4 keys to Matt Kenseth’s first victory of the season
Matt Kenseth overcame a season of rotten luck, a track full of wrecked race cars and two of NASCAR’s hardest charging young lions to win a thrilling and chaotic AAA 400 Drive For Autism at Dover International Speedway
It was a crazy and unpredictable afternoon of racing at Dover in a race that was in doubt until the very end, as Kenseth narrowly held off Kyle Larson and Chase Elliott to win his first race of the year.
In the process Kenseth gave Joe Gibbs Racing its seventh victory in 12 races this season and in the process all but locked himself into the Chase for the NASCAR Sprint Cup with teammates Kyle Busch, Carl Edwards and Denny Hamlin, all race winners in 2016.
The Wisconsin driver won his 37th career race and became the seventh different winner in as many races. He took the checkered flag just 0.187 seconds ahead of Larson, with Elliott third. Kasey Kahne, Elliott’s Hendrick Motorsports teammate was fourth, followed by Kurt Busch.
Here are four keys that determined the outcome at the Monster Mile.
IT’S THE PITS — Pole-sitter Kevin Harvick’s No. 4 Stewart-Haas Racing Chevrolet was clearly the class of the field early on, as he led all but 4 of the first 100 laps. But despite having the highly advantageous No. 1 pit stall, Harvick consistent lost spots on his pit stops, which first cost him the lead, then ultimately the race.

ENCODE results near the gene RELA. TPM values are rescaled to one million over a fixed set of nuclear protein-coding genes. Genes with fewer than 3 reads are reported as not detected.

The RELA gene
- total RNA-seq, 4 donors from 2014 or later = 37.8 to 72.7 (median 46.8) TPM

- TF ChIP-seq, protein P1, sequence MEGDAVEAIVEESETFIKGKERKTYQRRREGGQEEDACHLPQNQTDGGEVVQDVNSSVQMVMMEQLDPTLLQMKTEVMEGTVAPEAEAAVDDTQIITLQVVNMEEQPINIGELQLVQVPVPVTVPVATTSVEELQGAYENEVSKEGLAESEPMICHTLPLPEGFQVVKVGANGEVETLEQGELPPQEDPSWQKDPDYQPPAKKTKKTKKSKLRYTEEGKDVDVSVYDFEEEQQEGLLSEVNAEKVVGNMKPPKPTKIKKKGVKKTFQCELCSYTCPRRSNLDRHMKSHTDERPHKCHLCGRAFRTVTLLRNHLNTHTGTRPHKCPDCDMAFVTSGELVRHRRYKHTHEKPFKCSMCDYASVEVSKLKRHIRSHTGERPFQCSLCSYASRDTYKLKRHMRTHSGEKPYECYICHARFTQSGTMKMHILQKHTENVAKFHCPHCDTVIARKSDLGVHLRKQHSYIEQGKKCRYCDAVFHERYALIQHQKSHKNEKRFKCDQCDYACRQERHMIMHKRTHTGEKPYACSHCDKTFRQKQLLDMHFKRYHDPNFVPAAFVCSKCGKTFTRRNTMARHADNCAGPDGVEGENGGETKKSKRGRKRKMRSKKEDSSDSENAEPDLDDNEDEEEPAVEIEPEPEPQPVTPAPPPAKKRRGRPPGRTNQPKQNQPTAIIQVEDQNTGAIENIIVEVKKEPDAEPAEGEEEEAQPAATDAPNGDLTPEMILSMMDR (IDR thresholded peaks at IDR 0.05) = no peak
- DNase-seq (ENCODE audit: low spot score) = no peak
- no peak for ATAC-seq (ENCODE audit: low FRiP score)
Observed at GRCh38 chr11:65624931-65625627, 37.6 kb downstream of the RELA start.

And once he lost the lead, Harvick had a hard time getting it back. In fact, after leading 116 of the first 120 laps, Harvick led only 1 of the final 280 laps.
Yes, the new aero package is better this year — much better, in fact — but the leader still has a huge aerodynamic advantage. As good as Harvick’s car was in clean air, once he was back in traffic, it was merely ordinary.
HARD KNOCKS — On Lap 283, Brad Keselowski was running in second place when he came off of Turn 2 and ran into the back of Austin Dillon, who had clipped the wall and was running slowly, The contact took the right-front fender of Keselowski’s Team Penske Ford off.
Although a Lap-290 caution allowed the team to make repairs, Keselowski’s damaged car was unable to challenge for the win afterwards. The 2012 NASCAR Sprint Cup Series champ led 49 laps on the afternoon and appeared to be in contention for the win before the crash.
Carl Edwards, Kenseth’s teammate, was in contention at the end, too, but he got loose and hit by Larson, and went head on into the backstretch SAFER barrier.
GEAR-JAMMER BLUES — With 47 laps to go, something broke in the transmission of Jimmie Johnson’s No. 48 Hendrick Motorsports Chevrolet as he came to take the green-flag during a restart. Johnson said his transmission wouldn’t shift from second to third gear and he was just stuck.
Behind Johnson, 17 other cars crashed in a wreck that took out or seriously damaged several contending cars including Johnson, Harvick, Martin Truex Jr. and Dale Earnhardt Jr. The fact that Kenseth narrowly avoided the mayhem was critical in him making it to Victory Lane.
GO TIME — In the closing laps, Kenseth showed why he has a past Sprint Cup champion and one of the sport’s elite drivers. Lap after lap after lap at the end, Larson and Elliott applied intense pressure on Kenseth to get by, but the veteran kept his composure and was able to fend off the two young lions.
It was a truly impressive display of driving and the kind of performance you see from the best of the best. And it’s why Kenseth year in and year out is a frequent race winner and championship contender.